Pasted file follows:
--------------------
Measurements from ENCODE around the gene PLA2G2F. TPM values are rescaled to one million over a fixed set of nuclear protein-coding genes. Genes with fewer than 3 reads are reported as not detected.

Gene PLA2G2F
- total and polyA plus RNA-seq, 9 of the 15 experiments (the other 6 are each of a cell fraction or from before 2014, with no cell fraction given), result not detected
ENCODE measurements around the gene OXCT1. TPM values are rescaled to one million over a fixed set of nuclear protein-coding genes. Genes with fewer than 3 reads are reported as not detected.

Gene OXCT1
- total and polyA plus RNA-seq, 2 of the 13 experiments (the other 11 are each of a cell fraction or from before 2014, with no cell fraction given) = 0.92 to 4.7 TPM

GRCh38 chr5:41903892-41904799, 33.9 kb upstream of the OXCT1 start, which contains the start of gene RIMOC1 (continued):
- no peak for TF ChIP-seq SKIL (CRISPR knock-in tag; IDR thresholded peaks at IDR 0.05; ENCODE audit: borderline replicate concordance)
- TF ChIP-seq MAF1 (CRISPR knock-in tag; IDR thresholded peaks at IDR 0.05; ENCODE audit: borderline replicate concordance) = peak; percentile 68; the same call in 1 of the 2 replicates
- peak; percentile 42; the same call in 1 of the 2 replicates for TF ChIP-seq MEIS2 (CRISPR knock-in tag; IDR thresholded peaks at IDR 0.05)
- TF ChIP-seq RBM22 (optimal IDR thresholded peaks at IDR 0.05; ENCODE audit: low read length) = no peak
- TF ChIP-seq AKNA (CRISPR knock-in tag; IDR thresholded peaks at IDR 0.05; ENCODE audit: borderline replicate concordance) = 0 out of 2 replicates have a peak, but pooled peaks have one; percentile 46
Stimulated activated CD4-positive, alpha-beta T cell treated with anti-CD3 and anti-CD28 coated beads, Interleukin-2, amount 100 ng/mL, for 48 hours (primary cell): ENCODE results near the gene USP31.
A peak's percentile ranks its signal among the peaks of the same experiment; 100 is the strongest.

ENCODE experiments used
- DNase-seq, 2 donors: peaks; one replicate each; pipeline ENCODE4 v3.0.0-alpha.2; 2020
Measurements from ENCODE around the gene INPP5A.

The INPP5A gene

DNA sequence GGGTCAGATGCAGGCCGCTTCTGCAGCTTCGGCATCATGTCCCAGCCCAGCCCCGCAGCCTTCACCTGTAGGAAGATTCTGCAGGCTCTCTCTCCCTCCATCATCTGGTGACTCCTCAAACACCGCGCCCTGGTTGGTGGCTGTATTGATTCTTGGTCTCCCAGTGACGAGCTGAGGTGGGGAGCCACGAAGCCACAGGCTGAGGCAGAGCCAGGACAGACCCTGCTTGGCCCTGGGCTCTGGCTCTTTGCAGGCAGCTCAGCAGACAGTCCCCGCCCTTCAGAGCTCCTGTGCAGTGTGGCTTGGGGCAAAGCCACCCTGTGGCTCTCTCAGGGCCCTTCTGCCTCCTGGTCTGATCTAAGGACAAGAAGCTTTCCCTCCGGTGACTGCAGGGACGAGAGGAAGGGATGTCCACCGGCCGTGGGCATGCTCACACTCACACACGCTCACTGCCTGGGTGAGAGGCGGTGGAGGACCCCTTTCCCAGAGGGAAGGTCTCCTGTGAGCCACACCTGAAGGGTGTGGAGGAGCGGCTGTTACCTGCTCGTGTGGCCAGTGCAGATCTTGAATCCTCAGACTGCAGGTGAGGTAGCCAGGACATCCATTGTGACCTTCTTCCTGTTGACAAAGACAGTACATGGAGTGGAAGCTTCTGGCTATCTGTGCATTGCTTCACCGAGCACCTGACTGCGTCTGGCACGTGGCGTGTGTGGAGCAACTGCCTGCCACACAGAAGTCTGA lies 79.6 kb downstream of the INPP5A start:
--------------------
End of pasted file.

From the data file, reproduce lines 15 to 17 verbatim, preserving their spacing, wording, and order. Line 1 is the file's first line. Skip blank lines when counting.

ENCODE experiments used
- DNase-seq, 2 donors: peaks; one replicate each; pipeline ENCODE4 v3.0.0-alpha.2; 2020
Measurements from ENCODE around the gene INPP5A.